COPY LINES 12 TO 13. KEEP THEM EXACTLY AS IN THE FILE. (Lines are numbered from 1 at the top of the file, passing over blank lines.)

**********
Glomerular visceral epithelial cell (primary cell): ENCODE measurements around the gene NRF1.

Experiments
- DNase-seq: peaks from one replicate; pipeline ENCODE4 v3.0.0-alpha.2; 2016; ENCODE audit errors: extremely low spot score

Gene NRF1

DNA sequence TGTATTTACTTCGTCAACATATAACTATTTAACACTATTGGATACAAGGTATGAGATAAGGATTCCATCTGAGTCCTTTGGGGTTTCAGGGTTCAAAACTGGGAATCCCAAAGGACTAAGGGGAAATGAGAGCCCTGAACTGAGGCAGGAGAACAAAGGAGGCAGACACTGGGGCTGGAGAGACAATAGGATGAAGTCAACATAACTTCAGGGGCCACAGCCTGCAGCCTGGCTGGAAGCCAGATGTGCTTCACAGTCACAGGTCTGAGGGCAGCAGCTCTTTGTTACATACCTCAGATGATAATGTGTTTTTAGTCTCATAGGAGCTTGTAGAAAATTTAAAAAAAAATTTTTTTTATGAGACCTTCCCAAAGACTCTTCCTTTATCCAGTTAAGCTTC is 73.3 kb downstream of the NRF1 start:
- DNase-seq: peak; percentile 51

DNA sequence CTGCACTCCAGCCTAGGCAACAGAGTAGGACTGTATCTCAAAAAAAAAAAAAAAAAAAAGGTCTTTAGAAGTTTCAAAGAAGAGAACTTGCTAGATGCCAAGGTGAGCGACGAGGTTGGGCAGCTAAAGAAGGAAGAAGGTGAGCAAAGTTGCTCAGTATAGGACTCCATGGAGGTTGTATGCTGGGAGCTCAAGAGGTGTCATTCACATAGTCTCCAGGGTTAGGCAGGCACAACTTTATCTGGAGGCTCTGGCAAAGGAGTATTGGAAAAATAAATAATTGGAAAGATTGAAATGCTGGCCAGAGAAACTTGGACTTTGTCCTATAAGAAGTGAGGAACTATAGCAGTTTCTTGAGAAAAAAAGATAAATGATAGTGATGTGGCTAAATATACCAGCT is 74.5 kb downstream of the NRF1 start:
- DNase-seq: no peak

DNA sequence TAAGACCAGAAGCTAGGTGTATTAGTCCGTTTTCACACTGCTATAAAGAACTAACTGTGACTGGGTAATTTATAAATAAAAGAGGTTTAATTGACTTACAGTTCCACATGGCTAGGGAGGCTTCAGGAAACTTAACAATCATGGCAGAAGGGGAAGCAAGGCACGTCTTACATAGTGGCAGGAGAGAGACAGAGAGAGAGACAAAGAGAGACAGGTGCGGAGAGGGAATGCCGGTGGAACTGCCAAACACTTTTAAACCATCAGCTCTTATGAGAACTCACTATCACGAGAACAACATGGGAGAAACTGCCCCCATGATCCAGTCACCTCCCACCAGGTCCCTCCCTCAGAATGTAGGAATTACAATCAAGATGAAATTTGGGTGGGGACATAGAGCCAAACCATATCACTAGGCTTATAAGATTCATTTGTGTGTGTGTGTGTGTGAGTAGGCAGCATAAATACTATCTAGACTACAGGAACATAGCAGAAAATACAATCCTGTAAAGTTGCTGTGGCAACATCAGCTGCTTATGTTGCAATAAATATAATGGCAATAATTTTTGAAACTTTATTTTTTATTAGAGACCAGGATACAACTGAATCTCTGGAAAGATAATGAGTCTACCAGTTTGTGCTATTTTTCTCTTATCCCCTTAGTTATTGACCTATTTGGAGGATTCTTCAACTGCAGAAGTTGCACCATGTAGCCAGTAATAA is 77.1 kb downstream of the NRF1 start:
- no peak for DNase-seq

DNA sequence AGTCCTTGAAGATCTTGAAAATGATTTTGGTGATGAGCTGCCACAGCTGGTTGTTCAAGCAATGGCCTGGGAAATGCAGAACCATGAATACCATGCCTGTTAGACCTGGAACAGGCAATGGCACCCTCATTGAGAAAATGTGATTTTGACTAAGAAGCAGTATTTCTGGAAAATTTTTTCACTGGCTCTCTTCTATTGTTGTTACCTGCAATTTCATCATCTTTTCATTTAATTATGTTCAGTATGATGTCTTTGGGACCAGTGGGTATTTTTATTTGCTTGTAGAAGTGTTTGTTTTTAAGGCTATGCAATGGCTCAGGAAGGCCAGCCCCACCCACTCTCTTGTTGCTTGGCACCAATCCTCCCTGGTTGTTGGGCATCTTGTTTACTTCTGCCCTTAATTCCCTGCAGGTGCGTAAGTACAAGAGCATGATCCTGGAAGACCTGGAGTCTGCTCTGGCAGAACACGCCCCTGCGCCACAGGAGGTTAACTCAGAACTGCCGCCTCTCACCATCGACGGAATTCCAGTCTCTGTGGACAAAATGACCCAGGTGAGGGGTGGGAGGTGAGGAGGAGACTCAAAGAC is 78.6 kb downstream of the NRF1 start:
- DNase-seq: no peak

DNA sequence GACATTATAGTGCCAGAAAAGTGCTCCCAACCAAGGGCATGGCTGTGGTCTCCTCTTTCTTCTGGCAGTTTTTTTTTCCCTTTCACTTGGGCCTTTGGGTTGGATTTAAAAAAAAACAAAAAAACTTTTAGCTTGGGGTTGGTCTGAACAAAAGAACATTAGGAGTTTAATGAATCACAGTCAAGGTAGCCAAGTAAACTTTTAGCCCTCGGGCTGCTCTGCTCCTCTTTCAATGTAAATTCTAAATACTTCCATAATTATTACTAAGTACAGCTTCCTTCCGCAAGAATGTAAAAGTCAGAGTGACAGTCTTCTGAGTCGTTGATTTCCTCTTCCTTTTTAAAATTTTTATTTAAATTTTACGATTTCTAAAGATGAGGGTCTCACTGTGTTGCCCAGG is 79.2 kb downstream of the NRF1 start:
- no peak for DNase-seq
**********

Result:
- DNase-seq: no peak

DNA sequence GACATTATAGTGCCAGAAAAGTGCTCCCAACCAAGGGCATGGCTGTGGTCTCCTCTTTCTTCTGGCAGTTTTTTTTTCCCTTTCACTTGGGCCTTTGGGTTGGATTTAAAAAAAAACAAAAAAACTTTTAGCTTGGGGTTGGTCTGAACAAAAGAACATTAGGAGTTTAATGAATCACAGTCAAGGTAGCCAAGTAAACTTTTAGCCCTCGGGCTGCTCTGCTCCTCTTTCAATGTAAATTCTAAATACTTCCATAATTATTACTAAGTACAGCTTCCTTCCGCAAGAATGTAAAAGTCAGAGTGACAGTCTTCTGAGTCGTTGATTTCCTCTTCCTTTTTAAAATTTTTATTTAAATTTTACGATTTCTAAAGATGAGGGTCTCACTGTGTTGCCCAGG is 79.2 kb downstream of the NRF1 start: